Here’s what Johnson said (pp. 60-61):

[Q]           While you are in the apartment complex, I mean, I’m quite sure sometimes you hear through the grapevine well, yeah, this guy got stopped or whatever or the police is like that, did you hear any conversations to that effect from any residents [sic] and complex?

A              Yes, ma’am, all the time. Every day I hear different stories about people’s different encounters with Ferguson Police. Be very mindful of the police around. Whenever you’re coming outside the door, people are always giving you a warning, they are up the street now, they are down the street or something in that manner basically keeping you aware of Ferguson Police.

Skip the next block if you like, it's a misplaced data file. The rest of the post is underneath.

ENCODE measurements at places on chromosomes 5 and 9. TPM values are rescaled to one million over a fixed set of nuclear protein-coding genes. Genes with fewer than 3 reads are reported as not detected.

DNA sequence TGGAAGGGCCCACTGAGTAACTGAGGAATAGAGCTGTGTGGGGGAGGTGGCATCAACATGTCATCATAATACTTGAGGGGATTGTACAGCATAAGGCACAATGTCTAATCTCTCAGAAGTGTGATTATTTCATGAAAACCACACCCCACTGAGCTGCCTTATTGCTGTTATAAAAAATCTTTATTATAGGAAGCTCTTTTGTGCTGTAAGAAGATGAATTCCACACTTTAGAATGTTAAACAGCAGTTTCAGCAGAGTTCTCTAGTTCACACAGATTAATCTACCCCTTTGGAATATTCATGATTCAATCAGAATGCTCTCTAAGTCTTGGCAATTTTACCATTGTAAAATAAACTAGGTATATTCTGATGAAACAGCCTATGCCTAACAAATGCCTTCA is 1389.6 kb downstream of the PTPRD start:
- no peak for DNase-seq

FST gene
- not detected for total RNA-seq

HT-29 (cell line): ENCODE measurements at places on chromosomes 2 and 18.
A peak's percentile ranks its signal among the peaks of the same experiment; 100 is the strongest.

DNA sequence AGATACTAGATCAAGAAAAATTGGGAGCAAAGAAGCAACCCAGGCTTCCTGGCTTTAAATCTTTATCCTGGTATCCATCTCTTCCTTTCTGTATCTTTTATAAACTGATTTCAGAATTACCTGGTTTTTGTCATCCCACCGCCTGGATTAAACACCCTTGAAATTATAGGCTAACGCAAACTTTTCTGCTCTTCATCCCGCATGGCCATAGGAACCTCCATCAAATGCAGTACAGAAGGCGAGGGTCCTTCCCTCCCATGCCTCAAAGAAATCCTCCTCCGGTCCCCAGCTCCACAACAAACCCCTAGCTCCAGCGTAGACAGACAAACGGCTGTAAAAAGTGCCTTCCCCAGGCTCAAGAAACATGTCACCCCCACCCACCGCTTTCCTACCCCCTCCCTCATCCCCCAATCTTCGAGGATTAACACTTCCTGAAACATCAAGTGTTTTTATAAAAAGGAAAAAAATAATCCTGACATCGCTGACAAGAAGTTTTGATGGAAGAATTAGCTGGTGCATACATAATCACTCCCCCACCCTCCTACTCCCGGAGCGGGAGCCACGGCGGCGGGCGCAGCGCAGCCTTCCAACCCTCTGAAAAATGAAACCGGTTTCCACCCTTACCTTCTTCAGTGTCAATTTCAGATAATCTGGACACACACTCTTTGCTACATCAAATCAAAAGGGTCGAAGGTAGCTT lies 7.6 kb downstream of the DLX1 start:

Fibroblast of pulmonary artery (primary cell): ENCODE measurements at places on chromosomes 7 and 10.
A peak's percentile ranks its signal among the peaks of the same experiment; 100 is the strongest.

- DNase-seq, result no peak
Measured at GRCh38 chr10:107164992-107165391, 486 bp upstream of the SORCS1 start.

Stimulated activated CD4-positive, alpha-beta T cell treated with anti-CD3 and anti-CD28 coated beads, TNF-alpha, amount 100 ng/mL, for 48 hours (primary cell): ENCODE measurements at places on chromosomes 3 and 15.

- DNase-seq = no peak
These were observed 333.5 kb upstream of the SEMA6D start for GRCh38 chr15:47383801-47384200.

If there were any further proof needed that there are two Americas, and one is as much occupied as Gaza, this is it. Matter-of-fact statement of the realities of dealing with authoritarians in uniforms. Where is the Tea Party when the very offenses listed in the Declaration of Independence, that document they constantly celebrate, are taking place every day?

How do we know the fix was in at the Ferguson grand jury?

Grand Juries, despite the romantic view of them, are creatures of the prosecution. The prosecutor decides what evidence to show the jurors and what to withhold. The prosecutor instructs the jurors on the law and draws up the bill he wants them to find. They have such little independence that former New York State Chief Judge Sol Wachler once said that a grand jury would indict a ham sandwich if the prosector wanted.